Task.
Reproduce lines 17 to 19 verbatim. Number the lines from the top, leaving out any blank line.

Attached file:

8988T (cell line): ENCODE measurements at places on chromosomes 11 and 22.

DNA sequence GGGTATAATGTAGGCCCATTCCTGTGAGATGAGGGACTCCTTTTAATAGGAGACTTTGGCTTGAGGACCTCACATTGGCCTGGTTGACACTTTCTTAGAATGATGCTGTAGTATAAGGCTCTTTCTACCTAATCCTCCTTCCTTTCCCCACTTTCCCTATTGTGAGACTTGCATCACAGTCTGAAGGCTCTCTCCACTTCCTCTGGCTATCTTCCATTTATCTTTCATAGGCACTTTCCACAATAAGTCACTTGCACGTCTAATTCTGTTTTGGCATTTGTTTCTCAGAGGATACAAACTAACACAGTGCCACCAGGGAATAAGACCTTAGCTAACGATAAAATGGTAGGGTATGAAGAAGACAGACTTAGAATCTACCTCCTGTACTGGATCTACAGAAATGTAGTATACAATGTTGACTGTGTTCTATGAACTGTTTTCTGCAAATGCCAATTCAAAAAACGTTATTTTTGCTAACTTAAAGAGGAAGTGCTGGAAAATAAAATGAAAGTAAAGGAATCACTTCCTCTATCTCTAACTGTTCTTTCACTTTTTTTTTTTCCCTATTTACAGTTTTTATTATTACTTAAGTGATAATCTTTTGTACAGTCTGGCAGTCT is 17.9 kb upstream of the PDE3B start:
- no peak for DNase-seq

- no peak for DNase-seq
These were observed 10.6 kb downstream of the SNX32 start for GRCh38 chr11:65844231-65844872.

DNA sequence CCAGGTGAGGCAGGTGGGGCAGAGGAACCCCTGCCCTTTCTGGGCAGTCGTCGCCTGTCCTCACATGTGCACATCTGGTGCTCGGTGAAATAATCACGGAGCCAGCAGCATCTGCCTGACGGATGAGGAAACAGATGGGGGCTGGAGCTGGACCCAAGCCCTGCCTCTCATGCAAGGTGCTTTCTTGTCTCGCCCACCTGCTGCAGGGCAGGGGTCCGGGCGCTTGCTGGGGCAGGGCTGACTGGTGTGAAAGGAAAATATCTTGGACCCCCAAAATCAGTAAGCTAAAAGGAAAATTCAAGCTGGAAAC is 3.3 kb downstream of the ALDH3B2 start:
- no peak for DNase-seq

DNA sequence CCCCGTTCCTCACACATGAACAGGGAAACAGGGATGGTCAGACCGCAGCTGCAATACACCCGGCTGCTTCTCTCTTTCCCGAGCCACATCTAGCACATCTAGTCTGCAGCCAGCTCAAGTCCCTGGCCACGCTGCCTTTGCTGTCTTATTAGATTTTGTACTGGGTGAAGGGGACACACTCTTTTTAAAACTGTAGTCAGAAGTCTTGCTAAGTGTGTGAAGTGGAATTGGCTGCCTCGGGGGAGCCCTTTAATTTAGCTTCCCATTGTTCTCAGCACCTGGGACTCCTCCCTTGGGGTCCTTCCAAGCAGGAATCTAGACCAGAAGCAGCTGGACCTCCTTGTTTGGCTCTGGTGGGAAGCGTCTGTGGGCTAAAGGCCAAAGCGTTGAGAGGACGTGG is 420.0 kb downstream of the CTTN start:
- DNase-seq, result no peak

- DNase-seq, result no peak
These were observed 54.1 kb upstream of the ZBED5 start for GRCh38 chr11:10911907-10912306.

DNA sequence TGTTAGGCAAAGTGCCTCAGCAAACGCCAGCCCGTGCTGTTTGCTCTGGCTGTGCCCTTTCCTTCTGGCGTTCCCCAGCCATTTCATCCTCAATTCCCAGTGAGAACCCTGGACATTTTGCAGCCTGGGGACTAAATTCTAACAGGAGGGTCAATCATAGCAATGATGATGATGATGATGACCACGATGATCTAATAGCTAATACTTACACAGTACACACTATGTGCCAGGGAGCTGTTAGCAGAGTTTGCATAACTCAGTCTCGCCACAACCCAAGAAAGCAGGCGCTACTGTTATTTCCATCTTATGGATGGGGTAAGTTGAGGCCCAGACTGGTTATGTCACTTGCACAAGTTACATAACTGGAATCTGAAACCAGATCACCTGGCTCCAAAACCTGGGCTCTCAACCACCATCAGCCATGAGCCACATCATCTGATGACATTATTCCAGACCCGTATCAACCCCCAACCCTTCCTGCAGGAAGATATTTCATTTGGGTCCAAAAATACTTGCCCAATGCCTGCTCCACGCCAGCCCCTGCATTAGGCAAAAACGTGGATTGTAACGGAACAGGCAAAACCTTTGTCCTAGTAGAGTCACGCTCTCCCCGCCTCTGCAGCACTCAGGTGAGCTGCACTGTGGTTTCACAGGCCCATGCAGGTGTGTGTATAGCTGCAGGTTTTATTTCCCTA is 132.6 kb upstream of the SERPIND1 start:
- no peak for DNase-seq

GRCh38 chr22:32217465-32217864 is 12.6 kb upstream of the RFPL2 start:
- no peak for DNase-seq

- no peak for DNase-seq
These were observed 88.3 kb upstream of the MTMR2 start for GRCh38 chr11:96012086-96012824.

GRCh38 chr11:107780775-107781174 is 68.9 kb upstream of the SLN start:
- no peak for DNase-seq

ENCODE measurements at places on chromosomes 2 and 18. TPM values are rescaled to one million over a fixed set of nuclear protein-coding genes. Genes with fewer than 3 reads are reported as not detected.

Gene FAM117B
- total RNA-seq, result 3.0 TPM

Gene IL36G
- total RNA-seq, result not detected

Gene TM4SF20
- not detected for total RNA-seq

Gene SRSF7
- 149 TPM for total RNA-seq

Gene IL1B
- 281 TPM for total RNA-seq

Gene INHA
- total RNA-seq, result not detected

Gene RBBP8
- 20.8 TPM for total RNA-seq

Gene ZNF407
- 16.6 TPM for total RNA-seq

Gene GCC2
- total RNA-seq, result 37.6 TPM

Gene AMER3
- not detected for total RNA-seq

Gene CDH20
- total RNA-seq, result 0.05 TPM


These were observed 88.3 kb upstream of the MTMR2 start for GRCh38 chr11:96012086-96012824.

GRCh38 chr11:107780775-107781174 is 68.9 kb upstream of the SLN start:
- no peak for DNase-seq